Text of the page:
The short answer to this question is – yes pro cyclists do listen to music on wireless headphones, but not while racing. The earpiece you can see on their ears during races is for communication with their team director.
But let’s dig a little bit deeper into this topic.
You bet your playlist cyclists listen to music – but smart ones, like “Iron” Sally Bingham, only make music part of their pre-performance routine to reduce anxiety, get a handle on her nerves and get motivated.
About 3 hours before she is due to show up, she swears by this routine: “Sit on my hotel bed and listen to music while looking through and rechecking the race stats, maps, logistics and nutrition.”
Bingham acknowledges the fact that some cyclists don headsets while riding, but that doesn’t include Daniel Sapp. “Personally, I enjoy hearing the outside world and tuning in with the woods and nature around me…not to mention hearing how the bike sounds, for better or worse,” he blogged on the PinkBike.com website’s poll page.
But London’s “The Guardian” newspaper says riding wearing headsets is a recipe for disaster, whether the rider is a pro or just an ordinary Joe. When London police sought feedback from the public, “90-percent of respondents” favored banning headsets.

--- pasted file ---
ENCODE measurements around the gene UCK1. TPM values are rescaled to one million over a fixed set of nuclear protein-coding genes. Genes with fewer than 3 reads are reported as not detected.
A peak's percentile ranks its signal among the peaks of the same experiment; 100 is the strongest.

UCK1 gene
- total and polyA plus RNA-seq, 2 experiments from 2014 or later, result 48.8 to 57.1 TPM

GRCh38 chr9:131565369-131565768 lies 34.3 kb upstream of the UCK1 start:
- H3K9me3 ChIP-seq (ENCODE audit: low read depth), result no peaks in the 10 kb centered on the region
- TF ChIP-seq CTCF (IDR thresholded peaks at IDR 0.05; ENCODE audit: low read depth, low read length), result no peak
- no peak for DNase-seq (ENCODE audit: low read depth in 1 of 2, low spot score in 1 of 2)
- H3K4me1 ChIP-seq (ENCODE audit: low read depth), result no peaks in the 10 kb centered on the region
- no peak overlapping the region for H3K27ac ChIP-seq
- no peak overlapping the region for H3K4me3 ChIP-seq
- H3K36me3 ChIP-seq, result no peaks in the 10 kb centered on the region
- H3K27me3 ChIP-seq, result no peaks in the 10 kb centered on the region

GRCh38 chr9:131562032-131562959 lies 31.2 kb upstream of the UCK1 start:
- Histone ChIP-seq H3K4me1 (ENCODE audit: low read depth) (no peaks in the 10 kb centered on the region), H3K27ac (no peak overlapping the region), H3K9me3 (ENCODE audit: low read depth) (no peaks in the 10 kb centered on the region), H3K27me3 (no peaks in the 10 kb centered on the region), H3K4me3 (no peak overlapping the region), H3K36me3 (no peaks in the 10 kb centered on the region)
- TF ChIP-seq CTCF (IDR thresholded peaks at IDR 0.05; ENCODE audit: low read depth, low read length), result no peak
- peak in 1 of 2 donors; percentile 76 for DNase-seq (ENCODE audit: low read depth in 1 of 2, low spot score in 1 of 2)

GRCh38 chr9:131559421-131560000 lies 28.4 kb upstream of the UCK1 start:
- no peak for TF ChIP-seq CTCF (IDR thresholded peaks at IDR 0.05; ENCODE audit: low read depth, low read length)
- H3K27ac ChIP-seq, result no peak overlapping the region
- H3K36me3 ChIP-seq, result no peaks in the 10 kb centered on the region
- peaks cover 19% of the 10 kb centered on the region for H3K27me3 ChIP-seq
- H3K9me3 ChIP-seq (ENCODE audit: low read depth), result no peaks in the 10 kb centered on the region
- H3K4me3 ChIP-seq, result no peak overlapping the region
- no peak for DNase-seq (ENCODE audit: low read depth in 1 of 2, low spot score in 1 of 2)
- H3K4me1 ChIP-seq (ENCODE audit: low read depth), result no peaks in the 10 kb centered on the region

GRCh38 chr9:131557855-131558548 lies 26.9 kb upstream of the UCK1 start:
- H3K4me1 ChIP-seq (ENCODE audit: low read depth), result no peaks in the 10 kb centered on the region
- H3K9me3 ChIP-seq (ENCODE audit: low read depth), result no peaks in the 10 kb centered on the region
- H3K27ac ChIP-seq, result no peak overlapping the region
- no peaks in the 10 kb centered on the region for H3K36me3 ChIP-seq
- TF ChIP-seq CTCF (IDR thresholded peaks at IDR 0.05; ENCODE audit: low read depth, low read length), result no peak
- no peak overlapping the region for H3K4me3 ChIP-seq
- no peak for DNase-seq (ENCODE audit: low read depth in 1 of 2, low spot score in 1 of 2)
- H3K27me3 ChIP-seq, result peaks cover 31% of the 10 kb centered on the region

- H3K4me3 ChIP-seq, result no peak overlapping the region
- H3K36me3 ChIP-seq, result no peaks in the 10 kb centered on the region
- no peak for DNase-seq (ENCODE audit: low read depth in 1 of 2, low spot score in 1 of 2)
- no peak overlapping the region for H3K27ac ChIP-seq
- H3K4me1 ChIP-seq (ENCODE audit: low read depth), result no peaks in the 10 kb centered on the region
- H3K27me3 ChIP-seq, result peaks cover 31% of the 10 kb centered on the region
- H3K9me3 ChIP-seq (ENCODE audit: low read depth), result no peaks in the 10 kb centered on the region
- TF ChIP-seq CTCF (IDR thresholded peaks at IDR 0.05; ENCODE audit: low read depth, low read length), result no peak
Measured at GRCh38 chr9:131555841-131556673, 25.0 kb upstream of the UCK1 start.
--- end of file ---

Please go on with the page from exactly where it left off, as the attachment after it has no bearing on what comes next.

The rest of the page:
But, you say, these cyclists are commuters, not pros. They should know what they’re getting into amid London’s automotive traffic. That’s when we sought the opinion of Aussie Jason Brown, who not only rides but creates website content for TheGeekyCyclist.com. Jason proffers a definitive “No” on this topic.
“I stay away from using headphones while I’m riding for safety reasons,” he says. Wear them and “I won’t be aware of my surroundings especially if there are vehicles coming up from behind me”. Dare we say that opinions on this topic are all over the map?
If your wise Dad always told you that the truth is somewhere in the middle, “Cycling Magazine” contributor Richard Windsor’s thoughts belong in the mix. He acknowledges the controversy but insists, “the evidence cuts both ways.”
Windsor cites a scholarly study by Drs. Katrina Jungnickel and Rachel Aldred who concluded, “music and headphones actually helped create a ‘sensory strategy’ that enables cyclists to cope with riding in a dangerous environment by effectively calming the overload of sensory data”.
Whoa. That gives tunes-al-fresco serious cred and perhaps it’s the evidence you need to justify music on the trail. A couple of high-profile cyclists agree with the doctors. Former professional cyclist Sam Williams won’t leave home without his music, insisting that earphones “are just as important as a pump and spare inner tube when I’m out on a ride.”
Alternately, AA president Edmund King says headsets are fine, but “It helps if road users have their wits and senses about them!” If you’ve had close calls with other cyclists engulfed in a world of sound, you probably agree.